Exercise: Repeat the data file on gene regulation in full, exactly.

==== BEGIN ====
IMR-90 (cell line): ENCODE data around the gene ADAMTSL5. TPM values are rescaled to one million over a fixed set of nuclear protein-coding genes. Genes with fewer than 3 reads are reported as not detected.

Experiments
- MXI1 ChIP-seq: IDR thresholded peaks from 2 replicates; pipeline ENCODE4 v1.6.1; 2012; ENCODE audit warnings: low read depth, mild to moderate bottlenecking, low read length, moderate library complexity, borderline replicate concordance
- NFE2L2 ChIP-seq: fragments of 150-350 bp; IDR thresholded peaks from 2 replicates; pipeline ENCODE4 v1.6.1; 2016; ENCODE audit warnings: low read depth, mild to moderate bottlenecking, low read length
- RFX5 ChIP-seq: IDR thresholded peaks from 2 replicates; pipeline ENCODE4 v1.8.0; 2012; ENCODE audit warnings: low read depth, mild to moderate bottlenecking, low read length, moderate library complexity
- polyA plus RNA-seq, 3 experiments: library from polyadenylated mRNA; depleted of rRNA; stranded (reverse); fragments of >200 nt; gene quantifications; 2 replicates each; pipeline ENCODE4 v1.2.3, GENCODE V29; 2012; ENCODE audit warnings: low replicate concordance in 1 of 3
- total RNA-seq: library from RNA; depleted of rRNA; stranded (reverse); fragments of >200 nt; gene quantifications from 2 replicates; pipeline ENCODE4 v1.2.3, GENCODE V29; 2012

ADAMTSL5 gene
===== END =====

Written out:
IMR-90 (cell line): ENCODE data around the gene ADAMTSL5. TPM values are rescaled to one million over a fixed set of nuclear protein-coding genes. Genes with fewer than 3 reads are reported as not detected.

Experiments
- MXI1 ChIP-seq: IDR thresholded peaks from 2 replicates; pipeline ENCODE4 v1.6.1; 2012; ENCODE audit warnings: low read depth, mild to moderate bottlenecking, low read length, moderate library complexity, borderline replicate concordance
- NFE2L2 ChIP-seq: fragments of 150-350 bp; IDR thresholded peaks from 2 replicates; pipeline ENCODE4 v1.6.1; 2016; ENCODE audit warnings: low read depth, mild to moderate bottlenecking, low read length
- RFX5 ChIP-seq: IDR thresholded peaks from 2 replicates; pipeline ENCODE4 v1.8.0; 2012; ENCODE audit warnings: low read depth, mild to moderate bottlenecking, low read length, moderate library complexity
- polyA plus RNA-seq, 3 experiments: library from polyadenylated mRNA; depleted of rRNA; stranded (reverse); fragments of >200 nt; gene quantifications; 2 replicates each; pipeline ENCODE4 v1.2.3, GENCODE V29; 2012; ENCODE audit warnings: low replicate concordance in 1 of 3
- total RNA-seq: library from RNA; depleted of rRNA; stranded (reverse); fragments of >200 nt; gene quantifications from 2 replicates; pipeline ENCODE4 v1.2.3, GENCODE V29; 2012

ADAMTSL5 gene